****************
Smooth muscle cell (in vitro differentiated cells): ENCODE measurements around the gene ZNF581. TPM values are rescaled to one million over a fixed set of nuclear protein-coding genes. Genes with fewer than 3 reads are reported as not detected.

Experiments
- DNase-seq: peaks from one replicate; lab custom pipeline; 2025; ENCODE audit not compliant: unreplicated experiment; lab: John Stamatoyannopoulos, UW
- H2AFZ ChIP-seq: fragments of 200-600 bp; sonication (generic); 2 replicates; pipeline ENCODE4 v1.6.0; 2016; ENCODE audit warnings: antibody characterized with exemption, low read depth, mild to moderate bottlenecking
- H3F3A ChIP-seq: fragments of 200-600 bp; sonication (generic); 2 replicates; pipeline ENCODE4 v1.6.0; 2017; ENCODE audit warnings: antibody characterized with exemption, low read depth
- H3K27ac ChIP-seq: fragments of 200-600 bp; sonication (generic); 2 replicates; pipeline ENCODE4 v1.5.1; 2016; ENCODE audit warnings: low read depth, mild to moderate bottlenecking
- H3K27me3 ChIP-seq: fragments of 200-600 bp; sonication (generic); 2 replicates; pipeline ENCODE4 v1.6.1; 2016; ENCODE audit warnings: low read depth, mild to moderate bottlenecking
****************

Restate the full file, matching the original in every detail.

Smooth muscle cell (in vitro differentiated cells): ENCODE measurements around the gene ZNF581. TPM values are rescaled to one million over a fixed set of nuclear protein-coding genes. Genes with fewer than 3 reads are reported as not detected.

Experiments
- DNase-seq: peaks from one replicate; lab custom pipeline; 2025; ENCODE audit not compliant: unreplicated experiment; lab: John Stamatoyannopoulos, UW
- H2AFZ ChIP-seq: fragments of 200-600 bp; sonication (generic); 2 replicates; pipeline ENCODE4 v1.6.0; 2016; ENCODE audit warnings: antibody characterized with exemption, low read depth, mild to moderate bottlenecking
- H3F3A ChIP-seq: fragments of 200-600 bp; sonication (generic); 2 replicates; pipeline ENCODE4 v1.6.0; 2017; ENCODE audit warnings: antibody characterized with exemption, low read depth
- H3K27ac ChIP-seq: fragments of 200-600 bp; sonication (generic); 2 replicates; pipeline ENCODE4 v1.5.1; 2016; ENCODE audit warnings: low read depth, mild to moderate bottlenecking
- H3K27me3 ChIP-seq: fragments of 200-600 bp; sonication (generic); 2 replicates; pipeline ENCODE4 v1.6.1; 2016; ENCODE audit warnings: low read depth, mild to moderate bottlenecking